Munchausen’s syndrome - Causes 

Causes of Munchausen's syndrome 

There is little available evidence about possible causes of Munchausen's syndrome because many people with the condition refuse to co-operate with psychiatric treatment or psychological profiling.


There are two main theories about the root cause of Munchausen's syndrome. The condition may be the result of:

  • emotional trauma (deeply upsetting experiences) that occurred during a person’s childhood
  • a personality disorder: a mental health condition that causes patterns of abnormal thinking and behaviour

It could be the case that both theories are interrelated to some extent. A person with a traumatic childhood can often go on to develop a personality disorder in later life.

The two theories are discussed in more detail below.

Childhood trauma

Some experts have suggested that many cases of Munchausen's syndrome may be the result of parental neglect and abandonment, resulting in feelings of childhood trauma.

As a result of this trauma, a person may have unresolved issues with their parents that cause them to fake illness. They may do this for a number of reasons, for example because they have:

  • a compulsion to punish themselves (masochism) by making themselves ill because they feel unworthy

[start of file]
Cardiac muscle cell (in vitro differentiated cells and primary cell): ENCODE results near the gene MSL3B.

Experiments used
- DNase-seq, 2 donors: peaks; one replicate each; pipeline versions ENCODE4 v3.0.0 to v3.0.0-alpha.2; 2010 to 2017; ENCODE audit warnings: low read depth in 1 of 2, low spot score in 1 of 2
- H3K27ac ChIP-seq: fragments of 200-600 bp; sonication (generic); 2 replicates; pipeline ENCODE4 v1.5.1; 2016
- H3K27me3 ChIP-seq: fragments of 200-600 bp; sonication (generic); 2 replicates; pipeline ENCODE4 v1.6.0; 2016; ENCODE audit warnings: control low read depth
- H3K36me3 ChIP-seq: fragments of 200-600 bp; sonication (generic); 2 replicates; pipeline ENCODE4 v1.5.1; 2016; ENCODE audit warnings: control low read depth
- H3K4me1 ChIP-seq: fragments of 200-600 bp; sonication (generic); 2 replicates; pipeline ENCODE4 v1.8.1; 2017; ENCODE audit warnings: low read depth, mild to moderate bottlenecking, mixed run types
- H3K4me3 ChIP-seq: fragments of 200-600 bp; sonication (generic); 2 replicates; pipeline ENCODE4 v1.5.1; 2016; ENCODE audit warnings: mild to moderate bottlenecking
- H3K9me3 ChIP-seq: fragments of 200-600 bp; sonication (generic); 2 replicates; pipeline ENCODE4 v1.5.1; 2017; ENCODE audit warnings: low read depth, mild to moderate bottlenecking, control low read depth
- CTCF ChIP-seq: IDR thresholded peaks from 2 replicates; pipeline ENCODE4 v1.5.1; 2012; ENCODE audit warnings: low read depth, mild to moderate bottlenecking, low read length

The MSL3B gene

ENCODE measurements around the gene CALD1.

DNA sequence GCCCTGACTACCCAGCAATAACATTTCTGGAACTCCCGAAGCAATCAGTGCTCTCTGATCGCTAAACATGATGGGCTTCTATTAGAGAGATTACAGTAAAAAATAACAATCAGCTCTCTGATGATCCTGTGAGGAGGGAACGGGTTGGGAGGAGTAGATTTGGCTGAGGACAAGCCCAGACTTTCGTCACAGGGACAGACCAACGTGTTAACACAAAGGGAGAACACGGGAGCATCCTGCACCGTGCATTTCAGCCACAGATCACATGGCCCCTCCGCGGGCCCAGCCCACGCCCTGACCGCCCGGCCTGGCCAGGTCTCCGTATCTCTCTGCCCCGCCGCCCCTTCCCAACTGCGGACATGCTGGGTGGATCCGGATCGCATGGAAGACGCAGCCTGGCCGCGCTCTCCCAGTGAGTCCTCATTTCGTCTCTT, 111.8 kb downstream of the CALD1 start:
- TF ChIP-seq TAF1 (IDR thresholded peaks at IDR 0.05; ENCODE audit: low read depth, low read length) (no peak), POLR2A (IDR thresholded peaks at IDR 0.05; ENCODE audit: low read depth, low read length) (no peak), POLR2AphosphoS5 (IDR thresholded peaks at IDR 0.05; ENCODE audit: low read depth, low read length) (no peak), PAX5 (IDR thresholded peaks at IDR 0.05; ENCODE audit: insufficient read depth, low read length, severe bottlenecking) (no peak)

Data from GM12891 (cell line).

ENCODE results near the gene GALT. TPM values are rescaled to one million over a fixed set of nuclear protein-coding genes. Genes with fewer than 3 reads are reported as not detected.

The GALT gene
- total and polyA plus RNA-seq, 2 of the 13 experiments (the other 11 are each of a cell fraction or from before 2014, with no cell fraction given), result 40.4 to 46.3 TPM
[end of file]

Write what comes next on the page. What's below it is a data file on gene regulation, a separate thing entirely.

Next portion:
• a need to feel important and be the centre of attention
  • a need to pass responsibility for their wellbeing and care onto other people

There is also some evidence to suggest that people who have had extensive medical procedures, or received prolonged medical attention during childhood or adolescence, are more likely to develop Munchausen's syndrome when they are older.

This may be because they associate their childhood memories with a sense of being cared for. As they get older they try to obtain the same feelings of reassurance by pretending to be ill.

Personality disorders

There is some evidence that many people with Munchausen's syndrome have a personality disorder.

Personality disorders are a type of mental health condition where an individual has a distorted pattern of thoughts and beliefs about themselves and others. This leads them to behave in ways most people would regard as disturbed and abnormal.

One theory is that there may be people with Munchausen's syndrome who have an antisocial personality disorder that causes them to take pleasure in manipulating and deceiving doctors. They may see doctors as authority figures and by tricking them it may give them a sense of power and control.

Another theory is that some people with Munchausen's syndrome have an extreme form of what are known as cluster B personality disorders. A person with a cluster B personality disorder struggles to regulate their feelings and often swings between positive and negative views of others. (The most common type of cluster B personality disorders is borderline personality disorder).

It could be that the person has an unstable sense of their own identity and also has difficulties establishing meaningful relationships with others. So playing the 'sick role' allows them to adopt an identity that brings with it unconditional support and acceptance from others. And admission to hospital gives that person a clearly defined place in a social network.

Page last reviewed: 29/06/2012

Next review due: 29/06/2014


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